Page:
No folks, it’s not Bernie Sanders’ Vermont nor Jerry Brown’s California Democratic Republic that’s about to get flushed down the economic toilet. We are talking about Nicolas Maduro’s Venezuela that he inherited from his predecessor Hugo Chavez.
“Planes, Trains and Automobiles” is not just the name of Steve Martin and John Candy’s 1987 everything-goes-wrong comedy film. It’s also the prospective casualty list of the foundation-led anti-fossil-fuel campaign called the Divest-Invest movement.
The year 2014 was another year of futility in the fight against climate change. Climatists redoubled efforts to convince citizens that urgent action is needed to stop dangerous global warming. But the gap between public warnings and actual events produced an endless stream of climate irony.
We all expect to pay a price for missing deadlines—fail to pay a ticket on time, and you may find a warrant out for your arrest. But the Environmental Protection Agency (EPA) can apparently miss deadlines with impunity.
The president summarized his strange dilemma as follows: “[Keystone] could create a couple of thousand potential jobs in the initial construction of the pipeline, but we’ve got to measure that against whether or not it is going to contribute to an overall warming of the planet that could be disastrous.”
Epstein points out the development and use of fossil fuels has benefitted the poor far more than the rich, making available to the person of average means, food, goods and services which even the rulers of old could hardly dream of. Fossil fuels grant freedom and free up time.
Republican lawmakers are pushing hard to corral President Obama’s rogue Environmental Protection Agency with stringent bills and a blunt warning against finalizing its most dangerous land grab ever, the pending redefinition of “Waters of the United States,” or WOTUS, which would seize power over almost any property that gets wet regardless of what it is or who owns it.
One-and-a-half million to 2 million men and women served in America’s defense during the Global War on Terror. According to the U.S. Department of Veterans Affairs, 250,000 service members enter civilian life each year—and that number will rise with the drawdown of soldiers from Afghanistan. As troops return home, they face a new fight: finding a job in a competitive labor market that doesn’t understand how their military experience translates into employees with discipline, organization, and motivation.
The ballots have been counted and the winners declared, but perhaps most important of all, the campaign ads are over. Ads for candidates, ballot measures, and specific issues monopolized commercial slots over the past few months. One of the most important issues this election cycle was energy development, especially as it pertains to hydraulic fracturing, also known as “fracking.”
The North Dakota oil boom is over. At least that was one of the recurring talking points at the North Dakota Petroleum Council’s (NDPC) annual meeting in Dickinson, North Dakota about a month ago. As the oil field has matured, life in the Bakken has started to become “more normal.” This shift has caused policymakers and local residents to change the way they talk about economic growth; as the boom has turned to bustle, the term “boom” has been replaced by “sustained growth.”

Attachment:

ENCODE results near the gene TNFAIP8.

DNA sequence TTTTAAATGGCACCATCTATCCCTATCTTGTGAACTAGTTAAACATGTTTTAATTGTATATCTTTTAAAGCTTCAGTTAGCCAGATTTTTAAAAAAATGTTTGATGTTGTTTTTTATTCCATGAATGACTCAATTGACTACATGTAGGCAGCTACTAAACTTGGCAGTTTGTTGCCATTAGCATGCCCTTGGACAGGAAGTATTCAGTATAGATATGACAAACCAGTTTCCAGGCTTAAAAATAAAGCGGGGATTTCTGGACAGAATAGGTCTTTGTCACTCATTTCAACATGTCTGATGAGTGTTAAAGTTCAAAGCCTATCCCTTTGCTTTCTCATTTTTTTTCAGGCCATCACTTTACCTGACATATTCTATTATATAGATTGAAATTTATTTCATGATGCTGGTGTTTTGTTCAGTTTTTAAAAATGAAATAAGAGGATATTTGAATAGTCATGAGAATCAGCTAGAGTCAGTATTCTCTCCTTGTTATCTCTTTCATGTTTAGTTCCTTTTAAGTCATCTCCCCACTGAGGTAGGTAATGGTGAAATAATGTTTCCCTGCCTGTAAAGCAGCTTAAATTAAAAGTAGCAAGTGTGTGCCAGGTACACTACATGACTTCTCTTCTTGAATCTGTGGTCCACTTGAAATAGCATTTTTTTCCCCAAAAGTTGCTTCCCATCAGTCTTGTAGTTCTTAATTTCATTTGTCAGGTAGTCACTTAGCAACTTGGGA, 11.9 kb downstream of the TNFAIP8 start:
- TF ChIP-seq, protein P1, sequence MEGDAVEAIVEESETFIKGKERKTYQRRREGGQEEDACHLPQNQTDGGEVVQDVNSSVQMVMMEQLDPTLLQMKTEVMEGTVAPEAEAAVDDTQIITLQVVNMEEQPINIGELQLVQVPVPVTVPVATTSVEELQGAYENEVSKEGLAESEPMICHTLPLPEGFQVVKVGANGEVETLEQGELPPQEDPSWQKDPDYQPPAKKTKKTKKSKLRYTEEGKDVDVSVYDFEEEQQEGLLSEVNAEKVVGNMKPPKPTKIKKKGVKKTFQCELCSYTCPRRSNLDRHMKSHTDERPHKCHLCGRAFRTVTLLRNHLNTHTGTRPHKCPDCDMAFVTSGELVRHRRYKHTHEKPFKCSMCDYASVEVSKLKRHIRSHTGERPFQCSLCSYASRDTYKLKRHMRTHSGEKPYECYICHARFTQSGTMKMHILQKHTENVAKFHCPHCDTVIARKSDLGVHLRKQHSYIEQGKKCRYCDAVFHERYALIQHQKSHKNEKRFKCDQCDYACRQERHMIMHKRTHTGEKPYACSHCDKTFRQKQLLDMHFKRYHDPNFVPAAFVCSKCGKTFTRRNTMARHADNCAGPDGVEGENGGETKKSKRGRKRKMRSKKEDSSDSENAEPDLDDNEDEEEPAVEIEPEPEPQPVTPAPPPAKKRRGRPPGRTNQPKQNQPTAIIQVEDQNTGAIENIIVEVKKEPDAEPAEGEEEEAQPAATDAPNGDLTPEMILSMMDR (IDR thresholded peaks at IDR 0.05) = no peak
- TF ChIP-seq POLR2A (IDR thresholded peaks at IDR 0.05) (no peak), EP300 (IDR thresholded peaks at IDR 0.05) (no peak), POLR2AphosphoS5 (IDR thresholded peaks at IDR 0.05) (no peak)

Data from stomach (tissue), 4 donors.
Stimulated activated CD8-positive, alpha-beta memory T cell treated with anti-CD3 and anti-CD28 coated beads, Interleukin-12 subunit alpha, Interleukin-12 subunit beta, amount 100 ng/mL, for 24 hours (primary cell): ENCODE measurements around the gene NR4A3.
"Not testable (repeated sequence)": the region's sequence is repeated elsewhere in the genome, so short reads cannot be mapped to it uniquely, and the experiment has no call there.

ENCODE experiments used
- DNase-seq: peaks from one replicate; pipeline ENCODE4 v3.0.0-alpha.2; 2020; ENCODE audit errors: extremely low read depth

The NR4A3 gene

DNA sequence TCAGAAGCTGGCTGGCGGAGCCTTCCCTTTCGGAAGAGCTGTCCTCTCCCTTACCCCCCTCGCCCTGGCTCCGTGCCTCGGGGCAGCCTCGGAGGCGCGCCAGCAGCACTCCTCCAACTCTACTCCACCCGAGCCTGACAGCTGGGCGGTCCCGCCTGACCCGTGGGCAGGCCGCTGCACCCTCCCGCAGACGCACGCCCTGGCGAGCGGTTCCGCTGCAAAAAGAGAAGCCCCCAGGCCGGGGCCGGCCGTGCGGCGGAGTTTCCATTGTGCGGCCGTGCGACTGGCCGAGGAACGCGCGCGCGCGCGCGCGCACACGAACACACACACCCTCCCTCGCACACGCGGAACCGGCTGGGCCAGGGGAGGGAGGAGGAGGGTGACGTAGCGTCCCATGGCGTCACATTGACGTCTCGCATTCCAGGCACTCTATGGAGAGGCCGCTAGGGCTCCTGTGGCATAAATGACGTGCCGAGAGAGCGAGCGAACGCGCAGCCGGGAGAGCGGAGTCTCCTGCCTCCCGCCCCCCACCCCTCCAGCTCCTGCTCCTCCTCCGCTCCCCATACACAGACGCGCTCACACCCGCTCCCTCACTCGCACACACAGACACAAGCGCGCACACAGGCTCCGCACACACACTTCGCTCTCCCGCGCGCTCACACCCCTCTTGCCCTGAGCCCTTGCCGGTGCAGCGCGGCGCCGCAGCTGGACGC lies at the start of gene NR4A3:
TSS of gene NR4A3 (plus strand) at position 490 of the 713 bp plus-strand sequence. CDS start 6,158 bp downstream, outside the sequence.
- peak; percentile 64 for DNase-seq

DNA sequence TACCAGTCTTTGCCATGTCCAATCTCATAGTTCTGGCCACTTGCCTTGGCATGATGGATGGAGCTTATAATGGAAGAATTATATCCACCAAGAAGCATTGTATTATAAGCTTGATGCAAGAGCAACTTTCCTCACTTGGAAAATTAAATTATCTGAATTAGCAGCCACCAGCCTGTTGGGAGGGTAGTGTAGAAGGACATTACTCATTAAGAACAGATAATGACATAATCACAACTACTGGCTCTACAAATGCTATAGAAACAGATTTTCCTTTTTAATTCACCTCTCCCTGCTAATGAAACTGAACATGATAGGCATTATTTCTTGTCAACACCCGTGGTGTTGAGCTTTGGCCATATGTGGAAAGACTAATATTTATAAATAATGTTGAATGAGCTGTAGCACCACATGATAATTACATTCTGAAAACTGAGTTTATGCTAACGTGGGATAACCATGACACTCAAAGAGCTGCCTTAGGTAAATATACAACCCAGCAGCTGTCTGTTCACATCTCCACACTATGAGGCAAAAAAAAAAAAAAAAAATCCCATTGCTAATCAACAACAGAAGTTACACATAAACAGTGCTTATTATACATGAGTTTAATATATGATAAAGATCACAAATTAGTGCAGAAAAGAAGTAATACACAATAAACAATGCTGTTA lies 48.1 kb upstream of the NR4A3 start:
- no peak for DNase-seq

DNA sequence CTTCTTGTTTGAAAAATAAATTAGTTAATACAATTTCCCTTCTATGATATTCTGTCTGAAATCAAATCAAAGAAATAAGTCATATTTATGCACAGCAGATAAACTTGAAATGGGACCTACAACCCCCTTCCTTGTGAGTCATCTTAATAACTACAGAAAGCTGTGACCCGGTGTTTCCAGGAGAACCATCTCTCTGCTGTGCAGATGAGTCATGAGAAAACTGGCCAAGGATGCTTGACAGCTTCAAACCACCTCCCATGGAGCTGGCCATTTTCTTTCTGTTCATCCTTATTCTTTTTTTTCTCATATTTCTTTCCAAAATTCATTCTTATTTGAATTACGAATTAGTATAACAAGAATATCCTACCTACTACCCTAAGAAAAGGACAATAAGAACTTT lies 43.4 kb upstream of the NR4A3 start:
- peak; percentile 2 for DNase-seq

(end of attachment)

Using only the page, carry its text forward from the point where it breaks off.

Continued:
With recent news about Burger King and medical device manufacturer Medtronic relocating their headquarters outside of the United States to avoid high corporate taxes, the subject of corporate inversions has been a big topic of discussion in the media. While President Obama and the Treasury Department condemn these moves and construct roadblocks to prevent inversions, they fail to see the reasons that drive these corporations overseas.
British journalist Tim Montgomerie wrote October 18, 2014 for The Times “Our energy policy is insane: this the inconvenient truth”. The article described the plight of those in the United Kingdom saddled with energy policies that takes money from poor pensioners and gives it to wealthy landowners who profit from wind farms.
After years of rising gasoline prices, people are puzzled by the recent drop that has a gallon of gas at levels not seen in nearly four years. Typically in times of Middle East unrest, prices at the pump spike, yet, despite the violence in Iraq and Syria, gallon of gas is now at a national average of $3.
A new report from the Government Accountability Office (GAO) confirms what many small-government environmentalists have been saying for years: States are more effective at regulating the disposal of wastewater from hydraulic fracturing operations than is the Environmental Protection Agency.
The September 24, 2014 New York Times (NYT) had an article by reporter Gail Collins “Florida Goes Down the Drain—The Politics of Climate Change”. A more inflammatory title for the same article appeared in the September 27, 2014, The Atlanta Journal-Constitution as “Florida soggier as GOP ignores climate change”. Reading the articles shows the obvious intent to inject climate change into the November Florida elections—in particular the Governor’s race between incumbent Republican Governor Rick Scott and Democrat candidate Charles Crist. Ms. Collins portrays Governor Scott as uninformed about climate change issues with regard to sea level rise.
Thanks mainly to the shale revolution, oil production in the U.S. hit a 28-year high last month while imports were at their lowest levels since 1995. Consequently, prices have fallen 15% since June, and Saudi Arabia has cut production by 400,000 barrels a day — providing further evidence that OPEC no longer has the power to set prices.